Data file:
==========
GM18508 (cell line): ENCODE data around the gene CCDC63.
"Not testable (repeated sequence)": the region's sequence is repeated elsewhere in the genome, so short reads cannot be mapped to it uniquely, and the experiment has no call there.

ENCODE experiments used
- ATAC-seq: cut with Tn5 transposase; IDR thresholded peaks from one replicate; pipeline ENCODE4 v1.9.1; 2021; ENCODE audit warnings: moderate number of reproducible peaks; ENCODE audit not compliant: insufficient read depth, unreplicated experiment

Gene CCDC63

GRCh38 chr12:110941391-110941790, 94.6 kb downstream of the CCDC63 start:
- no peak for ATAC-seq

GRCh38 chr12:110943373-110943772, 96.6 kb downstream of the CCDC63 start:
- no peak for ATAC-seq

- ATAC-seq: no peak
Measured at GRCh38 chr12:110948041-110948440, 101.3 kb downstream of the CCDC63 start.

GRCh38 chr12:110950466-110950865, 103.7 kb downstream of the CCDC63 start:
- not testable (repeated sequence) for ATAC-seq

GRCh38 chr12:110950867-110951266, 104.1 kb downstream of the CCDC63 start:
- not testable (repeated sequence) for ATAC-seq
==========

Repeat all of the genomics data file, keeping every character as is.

GM18508 (cell line): ENCODE data around the gene CCDC63.
"Not testable (repeated sequence)": the region's sequence is repeated elsewhere in the genome, so short reads cannot be mapped to it uniquely, and the experiment has no call there.

ENCODE experiments used
- ATAC-seq: cut with Tn5 transposase; IDR thresholded peaks from one replicate; pipeline ENCODE4 v1.9.1; 2021; ENCODE audit warnings: moderate number of reproducible peaks; ENCODE audit not compliant: insufficient read depth, unreplicated experiment

Gene CCDC63

GRCh38 chr12:110941391-110941790, 94.6 kb downstream of the CCDC63 start:
- no peak for ATAC-seq

GRCh38 chr12:110943373-110943772, 96.6 kb downstream of the CCDC63 start:
- no peak for ATAC-seq

- ATAC-seq: no peak
Measured at GRCh38 chr12:110948041-110948440, 101.3 kb downstream of the CCDC63 start.

GRCh38 chr12:110950466-110950865, 103.7 kb downstream of the CCDC63 start:
- not testable (repeated sequence) for ATAC-seq

GRCh38 chr12:110950867-110951266, 104.1 kb downstream of the CCDC63 start:
- not testable (repeated sequence) for ATAC-seq